The cost of Trump’s trade war (and a better alternative)

By imposing them, Trump has in effect raised taxes on most Americans by about $800 per household. China’s retaliatory tariffs will raise taxes further.

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SOURCERobert Reich
Image Credit: Signs of The Times

We are now in a trade war with the second-largest economy on Earth.

On Monday, China said it would raise tariffs to 20 or 25 percent on some $60 billion of American goods – already being taxed at 10 percent, in retaliation for Trump’s previous tariffs on Chinese goods.

China’s move came after Trump increased tariffs on $200 billion of Chinese goods to 25 percent on Friday.

Tariffs are paid by American consumers and businesses. They function exactly like taxes. By imposing them, Trump has in effect raised taxes on most Americans by about $800 per household. China’s retaliatory tariffs will raise taxes further.

Worse yet, such tariff taxes are regressive. The middle class and poor pay a larger percentage of their incomes on them than do the rich.

This trade war could also put us into a recession. The world’s other big economies are slowing. In 1930, congressmen Smoot and Hawley championed isolationist tariffs that President Herbert Hoover signed into law. They deepened the Great Depression.

Trump says the tariffs are necessary in order to get a deal with China in which China stops taking the technology of American business.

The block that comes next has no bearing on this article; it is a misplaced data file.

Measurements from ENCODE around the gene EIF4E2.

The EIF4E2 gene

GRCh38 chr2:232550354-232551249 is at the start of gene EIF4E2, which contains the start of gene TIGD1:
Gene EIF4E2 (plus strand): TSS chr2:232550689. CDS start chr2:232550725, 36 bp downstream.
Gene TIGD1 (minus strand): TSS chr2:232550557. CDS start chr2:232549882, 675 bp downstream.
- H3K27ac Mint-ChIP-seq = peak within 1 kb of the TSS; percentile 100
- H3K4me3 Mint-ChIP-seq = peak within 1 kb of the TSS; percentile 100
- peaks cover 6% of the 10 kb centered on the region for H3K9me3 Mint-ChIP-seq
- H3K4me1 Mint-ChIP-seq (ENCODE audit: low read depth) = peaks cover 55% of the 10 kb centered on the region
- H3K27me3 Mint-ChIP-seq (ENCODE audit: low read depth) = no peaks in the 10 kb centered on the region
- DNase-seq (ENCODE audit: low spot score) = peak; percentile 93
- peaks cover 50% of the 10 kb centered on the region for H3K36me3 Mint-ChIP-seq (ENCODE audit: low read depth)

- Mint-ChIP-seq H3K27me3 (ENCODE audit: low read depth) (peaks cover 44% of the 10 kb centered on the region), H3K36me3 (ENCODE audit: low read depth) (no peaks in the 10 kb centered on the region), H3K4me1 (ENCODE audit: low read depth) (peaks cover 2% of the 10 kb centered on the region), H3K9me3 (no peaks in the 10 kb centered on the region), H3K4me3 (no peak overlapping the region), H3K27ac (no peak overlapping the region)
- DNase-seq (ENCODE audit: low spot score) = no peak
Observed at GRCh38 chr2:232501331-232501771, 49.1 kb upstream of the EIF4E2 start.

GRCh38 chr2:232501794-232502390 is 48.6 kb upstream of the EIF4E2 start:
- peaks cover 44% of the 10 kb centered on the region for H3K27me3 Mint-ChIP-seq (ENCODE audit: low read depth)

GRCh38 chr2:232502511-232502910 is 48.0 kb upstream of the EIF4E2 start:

In reality, those “American” businesses are mostly global. Their technology doesn’t belong to the United States. It belongs to those corporations and their shareholders. They develop and share it all over the world.

Up until now, most of these corporations have been willing to share their technology with China in joint ventures with Chinese companies because that’s the price of entering the lucrative Chinese market. They still come away making lots of money.

John Bolton, Trump’s national security adviser, has said the real issue is “a question of power,” and that China’s theft of intellectual property has “a major impact on China’s economic capacity and therefore on its military capacity.”

But if this is the real motive, there’s a far better way to protect national security that doesn’t impose such a large regressive tax on Americans and risk a global recession.

Trump should prohibit American corporations that possess technologies that are critical to national security from sharing them with China – even if that’s the price of gaining access to China’s lucrative market,

Bar them from entering into joint ventures with Chinese corporations, prevent them from teaming up with Chinese state-owned companies, and demand that they guard their technology.

American-based corporations might have to sacrifice some profits, but that’s too bad. It’s a far smaller price to pay than the cost of this global trade war.

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Robert Reich
Robert B. Reich is Chancellor's Professor of Public Policy at the University of California at Berkeley and Senior Fellow at the Blum Center for Developing Economies. He served as Secretary of Labor in the Clinton administration, for which Time Magazine named him one of the ten most effective cabinet secretaries of the twentieth century. He has written fourteen books, including the best sellers "Aftershock", "The Work of Nations," and"Beyond Outrage," and, his most recent, "Saving Capitalism." He is also a founding editor of the American Prospect magazine, chairman of Common Cause, a member of the American Academy of Arts and Sciences, co-founder of the nonprofit Inequality Media and co-creator of the award-winning documentary, Inequality for All.

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